She’s got other stories that she wants to tell for now, some will probably be biography again (like her stellar California Dreaming) and some fiction (like her equally stellar Exquisite Corpse); I’ll read everything she puts on paper and suggest you do as well. Only do me a favor — don’t skip the last story in the book, a brief two-pager about a girl born in Paris in 1982, who dreamed about selling her drawings and becoming Queen of America. She’s doing quite well on the first, and if the second is out of reach, she’s living a pretty cool life in New York City, listening to rock music, drawing what she wants to, and playing drums just because. I think she’s going to go places.

Brazen releases tomorrow, 6 March, and Pénélope Bagieu will be marking the occasion with an eight-city book tour. Fleen thanks Gina Gagliano — who has a staff to help her now! — for the review copy provided.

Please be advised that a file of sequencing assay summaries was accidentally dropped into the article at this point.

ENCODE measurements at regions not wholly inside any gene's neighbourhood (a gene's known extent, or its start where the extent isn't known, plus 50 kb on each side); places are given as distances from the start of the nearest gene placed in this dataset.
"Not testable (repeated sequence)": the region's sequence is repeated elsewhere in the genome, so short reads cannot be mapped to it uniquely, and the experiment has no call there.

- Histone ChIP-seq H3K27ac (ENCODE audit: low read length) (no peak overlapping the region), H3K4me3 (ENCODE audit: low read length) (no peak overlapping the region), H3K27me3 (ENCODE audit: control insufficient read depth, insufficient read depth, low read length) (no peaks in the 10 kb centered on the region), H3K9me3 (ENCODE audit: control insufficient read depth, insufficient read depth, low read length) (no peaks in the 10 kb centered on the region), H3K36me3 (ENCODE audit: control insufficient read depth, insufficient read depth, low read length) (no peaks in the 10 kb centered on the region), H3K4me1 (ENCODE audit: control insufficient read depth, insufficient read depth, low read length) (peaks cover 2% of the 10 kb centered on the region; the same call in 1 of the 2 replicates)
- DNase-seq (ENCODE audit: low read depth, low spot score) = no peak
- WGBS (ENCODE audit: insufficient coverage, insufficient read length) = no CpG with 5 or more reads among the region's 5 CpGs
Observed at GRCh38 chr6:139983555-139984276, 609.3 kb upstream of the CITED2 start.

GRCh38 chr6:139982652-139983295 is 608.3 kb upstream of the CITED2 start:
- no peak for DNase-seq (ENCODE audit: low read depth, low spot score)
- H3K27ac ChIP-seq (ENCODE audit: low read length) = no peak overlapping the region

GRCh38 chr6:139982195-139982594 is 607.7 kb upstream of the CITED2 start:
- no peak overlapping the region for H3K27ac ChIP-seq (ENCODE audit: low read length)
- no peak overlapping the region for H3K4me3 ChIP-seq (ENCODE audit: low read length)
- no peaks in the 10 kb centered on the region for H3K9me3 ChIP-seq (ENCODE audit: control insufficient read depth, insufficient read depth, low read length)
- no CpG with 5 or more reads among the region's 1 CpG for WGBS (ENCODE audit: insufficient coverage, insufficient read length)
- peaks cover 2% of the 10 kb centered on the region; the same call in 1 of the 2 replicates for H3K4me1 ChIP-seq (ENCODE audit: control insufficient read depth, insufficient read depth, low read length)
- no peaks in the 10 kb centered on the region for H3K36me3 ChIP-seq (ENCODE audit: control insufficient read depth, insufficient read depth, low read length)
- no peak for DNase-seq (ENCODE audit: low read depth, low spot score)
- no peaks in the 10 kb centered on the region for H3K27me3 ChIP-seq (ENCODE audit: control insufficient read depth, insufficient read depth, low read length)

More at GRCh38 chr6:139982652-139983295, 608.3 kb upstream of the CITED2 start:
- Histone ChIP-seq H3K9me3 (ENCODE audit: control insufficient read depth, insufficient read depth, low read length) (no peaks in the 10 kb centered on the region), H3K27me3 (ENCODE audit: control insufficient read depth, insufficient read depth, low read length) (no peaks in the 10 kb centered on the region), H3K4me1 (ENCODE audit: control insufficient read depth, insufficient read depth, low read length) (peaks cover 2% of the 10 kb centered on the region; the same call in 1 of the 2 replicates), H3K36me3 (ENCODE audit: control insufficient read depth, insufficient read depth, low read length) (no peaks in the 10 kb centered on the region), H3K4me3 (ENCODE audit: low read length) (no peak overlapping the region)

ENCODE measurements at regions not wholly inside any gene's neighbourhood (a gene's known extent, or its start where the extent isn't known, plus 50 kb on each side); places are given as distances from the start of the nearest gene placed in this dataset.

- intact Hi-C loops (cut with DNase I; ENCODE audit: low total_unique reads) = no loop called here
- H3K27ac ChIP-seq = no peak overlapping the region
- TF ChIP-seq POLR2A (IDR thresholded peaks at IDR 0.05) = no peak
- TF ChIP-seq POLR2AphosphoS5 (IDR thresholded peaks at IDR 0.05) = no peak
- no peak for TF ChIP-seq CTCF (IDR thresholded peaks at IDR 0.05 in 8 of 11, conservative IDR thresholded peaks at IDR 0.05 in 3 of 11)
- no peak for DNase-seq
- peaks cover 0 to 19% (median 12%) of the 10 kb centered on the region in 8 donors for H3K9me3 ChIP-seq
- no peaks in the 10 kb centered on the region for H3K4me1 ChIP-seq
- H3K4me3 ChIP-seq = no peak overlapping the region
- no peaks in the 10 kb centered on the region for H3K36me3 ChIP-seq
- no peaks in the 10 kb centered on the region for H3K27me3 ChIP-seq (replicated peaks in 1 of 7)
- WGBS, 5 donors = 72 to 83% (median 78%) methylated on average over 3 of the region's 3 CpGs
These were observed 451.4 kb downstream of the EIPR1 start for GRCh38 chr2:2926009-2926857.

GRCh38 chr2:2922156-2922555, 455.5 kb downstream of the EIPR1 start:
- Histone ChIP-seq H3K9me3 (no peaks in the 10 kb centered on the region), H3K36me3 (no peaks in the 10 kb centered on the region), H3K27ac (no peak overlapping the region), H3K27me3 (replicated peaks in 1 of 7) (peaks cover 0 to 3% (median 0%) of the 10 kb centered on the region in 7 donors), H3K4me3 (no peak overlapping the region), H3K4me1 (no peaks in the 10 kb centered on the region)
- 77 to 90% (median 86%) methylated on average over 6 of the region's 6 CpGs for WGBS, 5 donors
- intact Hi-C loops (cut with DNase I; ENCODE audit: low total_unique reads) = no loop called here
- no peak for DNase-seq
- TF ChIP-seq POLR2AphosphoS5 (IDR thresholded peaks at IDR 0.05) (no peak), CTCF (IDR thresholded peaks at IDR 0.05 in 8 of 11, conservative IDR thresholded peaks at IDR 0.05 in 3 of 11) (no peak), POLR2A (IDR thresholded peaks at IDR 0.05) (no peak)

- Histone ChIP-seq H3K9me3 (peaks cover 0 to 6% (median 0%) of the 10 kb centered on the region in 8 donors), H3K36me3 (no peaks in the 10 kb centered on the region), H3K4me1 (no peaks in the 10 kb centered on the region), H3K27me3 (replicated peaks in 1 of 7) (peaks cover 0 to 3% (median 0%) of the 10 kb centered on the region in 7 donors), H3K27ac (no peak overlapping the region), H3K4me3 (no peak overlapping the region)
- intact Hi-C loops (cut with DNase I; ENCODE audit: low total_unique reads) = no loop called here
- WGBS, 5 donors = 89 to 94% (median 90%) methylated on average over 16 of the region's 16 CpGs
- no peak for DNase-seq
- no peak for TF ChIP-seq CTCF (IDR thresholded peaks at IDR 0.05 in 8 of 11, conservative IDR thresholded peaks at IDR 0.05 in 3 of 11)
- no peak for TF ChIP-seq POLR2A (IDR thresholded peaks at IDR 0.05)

Spam of the day:

Is Your Wife Getting Calls Late at Night?

Dear dudes who are spamming me about a creepy phone spying app, if anybody woke my wife with a late-night call they had better be dying or she will kill them for interrupting her sleep. So, no.

¹ AF being her actual middle initials, and not the internet-born linguistic intensifier.

² The cover of the book is a tactile delight.

³ As recently noted, one entry was left out of the North American edition due to a need to keep the book YA-friendly.

4 She also is (or has been) a chemical engineer, physician, speaker of Russian and Swahili, student of sub-Sarahan politics and dance, Peace Corp medical officer, CDC vaccine researcher, science camp director, sci-fi geek, guest star on Star Trek: The Next Generation, college professor, poker shark, and LEGO minifig in the Women of NASA set I have.

5 Who is also a LEGO minifig.